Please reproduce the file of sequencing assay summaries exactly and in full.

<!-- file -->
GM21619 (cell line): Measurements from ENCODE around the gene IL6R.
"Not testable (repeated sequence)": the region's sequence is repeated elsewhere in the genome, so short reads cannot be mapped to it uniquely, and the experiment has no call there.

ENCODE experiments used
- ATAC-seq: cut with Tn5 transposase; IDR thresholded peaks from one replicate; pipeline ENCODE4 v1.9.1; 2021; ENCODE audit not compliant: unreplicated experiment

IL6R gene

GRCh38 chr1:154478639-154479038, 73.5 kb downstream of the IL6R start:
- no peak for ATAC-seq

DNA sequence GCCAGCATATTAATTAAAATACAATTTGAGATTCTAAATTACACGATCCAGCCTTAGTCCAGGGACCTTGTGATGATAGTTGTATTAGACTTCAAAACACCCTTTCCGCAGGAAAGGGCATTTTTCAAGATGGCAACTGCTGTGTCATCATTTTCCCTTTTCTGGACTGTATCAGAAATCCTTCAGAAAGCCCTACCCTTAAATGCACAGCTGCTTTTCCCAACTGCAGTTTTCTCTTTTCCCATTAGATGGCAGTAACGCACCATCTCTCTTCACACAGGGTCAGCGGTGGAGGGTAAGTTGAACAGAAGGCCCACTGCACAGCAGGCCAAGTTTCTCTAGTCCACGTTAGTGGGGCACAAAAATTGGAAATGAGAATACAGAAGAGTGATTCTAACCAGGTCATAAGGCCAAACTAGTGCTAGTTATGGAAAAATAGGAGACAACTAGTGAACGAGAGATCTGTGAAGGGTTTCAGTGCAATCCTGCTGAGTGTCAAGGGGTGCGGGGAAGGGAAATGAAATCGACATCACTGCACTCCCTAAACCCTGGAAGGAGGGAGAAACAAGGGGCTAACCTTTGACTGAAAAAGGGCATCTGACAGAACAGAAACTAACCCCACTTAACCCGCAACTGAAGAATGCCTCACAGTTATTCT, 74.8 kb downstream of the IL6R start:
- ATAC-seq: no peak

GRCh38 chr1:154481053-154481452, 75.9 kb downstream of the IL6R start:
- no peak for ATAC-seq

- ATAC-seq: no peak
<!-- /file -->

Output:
GM21619 (cell line): Measurements from ENCODE around the gene IL6R.
"Not testable (repeated sequence)": the region's sequence is repeated elsewhere in the genome, so short reads cannot be mapped to it uniquely, and the experiment has no call there.

ENCODE experiments used
- ATAC-seq: cut with Tn5 transposase; IDR thresholded peaks from one replicate; pipeline ENCODE4 v1.9.1; 2021; ENCODE audit not compliant: unreplicated experiment

IL6R gene

GRCh38 chr1:154478639-154479038, 73.5 kb downstream of the IL6R start:
- no peak for ATAC-seq

DNA sequence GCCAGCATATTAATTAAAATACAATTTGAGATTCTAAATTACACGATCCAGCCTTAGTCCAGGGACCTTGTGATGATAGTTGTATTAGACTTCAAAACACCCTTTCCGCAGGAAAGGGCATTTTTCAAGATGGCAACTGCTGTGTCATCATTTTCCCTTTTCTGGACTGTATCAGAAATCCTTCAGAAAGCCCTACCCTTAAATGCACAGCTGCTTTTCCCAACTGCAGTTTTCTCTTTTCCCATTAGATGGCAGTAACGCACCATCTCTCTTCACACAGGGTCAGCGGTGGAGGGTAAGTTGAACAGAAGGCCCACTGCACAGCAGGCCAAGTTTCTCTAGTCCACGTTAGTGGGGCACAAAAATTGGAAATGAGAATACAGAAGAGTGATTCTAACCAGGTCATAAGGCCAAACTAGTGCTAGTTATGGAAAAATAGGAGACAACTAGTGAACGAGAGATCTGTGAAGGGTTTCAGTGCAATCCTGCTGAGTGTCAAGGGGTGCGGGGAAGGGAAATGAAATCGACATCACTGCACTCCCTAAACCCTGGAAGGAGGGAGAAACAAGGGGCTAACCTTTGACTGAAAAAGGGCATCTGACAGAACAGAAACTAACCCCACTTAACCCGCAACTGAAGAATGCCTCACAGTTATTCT, 74.8 kb downstream of the IL6R start:
- ATAC-seq: no peak

GRCh38 chr1:154481053-154481452, 75.9 kb downstream of the IL6R start:
- no peak for ATAC-seq

- ATAC-seq: no peak